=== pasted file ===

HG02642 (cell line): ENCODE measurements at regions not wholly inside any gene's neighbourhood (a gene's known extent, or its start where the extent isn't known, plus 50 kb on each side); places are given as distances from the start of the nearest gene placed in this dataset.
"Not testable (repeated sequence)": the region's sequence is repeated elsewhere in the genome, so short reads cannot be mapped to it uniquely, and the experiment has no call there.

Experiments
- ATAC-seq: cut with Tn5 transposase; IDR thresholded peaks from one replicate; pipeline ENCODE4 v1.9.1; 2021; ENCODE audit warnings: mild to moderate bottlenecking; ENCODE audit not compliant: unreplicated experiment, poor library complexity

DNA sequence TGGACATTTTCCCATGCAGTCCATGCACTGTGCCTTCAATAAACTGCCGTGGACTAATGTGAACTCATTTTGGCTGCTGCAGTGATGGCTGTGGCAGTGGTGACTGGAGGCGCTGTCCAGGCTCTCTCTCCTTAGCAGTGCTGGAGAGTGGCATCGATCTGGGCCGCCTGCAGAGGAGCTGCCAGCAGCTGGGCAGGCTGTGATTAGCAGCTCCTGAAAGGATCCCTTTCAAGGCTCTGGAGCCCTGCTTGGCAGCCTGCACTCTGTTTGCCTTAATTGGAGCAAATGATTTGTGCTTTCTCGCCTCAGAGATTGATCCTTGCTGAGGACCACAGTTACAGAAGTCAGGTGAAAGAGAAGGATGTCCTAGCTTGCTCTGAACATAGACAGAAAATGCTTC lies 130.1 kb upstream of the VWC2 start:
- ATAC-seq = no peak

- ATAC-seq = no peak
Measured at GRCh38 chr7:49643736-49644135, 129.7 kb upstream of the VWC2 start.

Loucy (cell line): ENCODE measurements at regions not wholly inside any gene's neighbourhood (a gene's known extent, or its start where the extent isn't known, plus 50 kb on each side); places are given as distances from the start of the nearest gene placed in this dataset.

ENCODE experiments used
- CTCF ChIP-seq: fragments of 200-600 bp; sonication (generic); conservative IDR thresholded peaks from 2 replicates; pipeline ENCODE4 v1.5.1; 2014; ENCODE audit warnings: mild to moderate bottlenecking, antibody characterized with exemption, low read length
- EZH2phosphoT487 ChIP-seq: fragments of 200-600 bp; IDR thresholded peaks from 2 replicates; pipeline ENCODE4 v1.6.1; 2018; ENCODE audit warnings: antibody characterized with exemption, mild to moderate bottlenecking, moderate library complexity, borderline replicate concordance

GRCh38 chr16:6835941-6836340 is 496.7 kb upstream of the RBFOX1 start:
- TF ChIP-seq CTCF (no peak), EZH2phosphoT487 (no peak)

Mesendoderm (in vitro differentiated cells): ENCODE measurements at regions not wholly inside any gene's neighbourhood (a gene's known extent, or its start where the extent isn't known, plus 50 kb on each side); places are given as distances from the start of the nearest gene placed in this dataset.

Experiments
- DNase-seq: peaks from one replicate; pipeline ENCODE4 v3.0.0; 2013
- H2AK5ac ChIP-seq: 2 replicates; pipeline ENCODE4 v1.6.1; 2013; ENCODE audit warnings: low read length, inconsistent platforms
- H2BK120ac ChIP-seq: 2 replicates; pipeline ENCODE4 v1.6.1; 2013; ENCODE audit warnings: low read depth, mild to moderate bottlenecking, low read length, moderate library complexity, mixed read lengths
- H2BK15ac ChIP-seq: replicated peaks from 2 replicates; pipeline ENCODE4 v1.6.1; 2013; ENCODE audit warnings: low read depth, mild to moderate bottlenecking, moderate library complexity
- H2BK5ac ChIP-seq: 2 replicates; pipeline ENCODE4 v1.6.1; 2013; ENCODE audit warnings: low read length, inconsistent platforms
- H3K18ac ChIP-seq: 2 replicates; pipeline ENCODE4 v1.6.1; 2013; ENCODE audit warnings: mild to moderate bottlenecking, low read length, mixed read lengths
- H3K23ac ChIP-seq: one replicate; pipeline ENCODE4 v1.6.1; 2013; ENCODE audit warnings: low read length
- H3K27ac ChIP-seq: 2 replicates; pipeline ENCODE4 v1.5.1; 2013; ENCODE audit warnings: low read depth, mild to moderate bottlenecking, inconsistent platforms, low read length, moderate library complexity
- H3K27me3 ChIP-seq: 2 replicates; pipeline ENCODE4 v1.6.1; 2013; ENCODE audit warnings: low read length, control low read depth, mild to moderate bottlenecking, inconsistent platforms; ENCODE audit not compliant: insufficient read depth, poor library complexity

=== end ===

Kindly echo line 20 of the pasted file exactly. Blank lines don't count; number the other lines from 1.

- H2BK15ac ChIP-seq: replicated peaks from 2 replicates; pipeline ENCODE4 v1.6.1; 2013; ENCODE audit warnings: low read depth, mild to moderate bottlenecking, moderate library complexity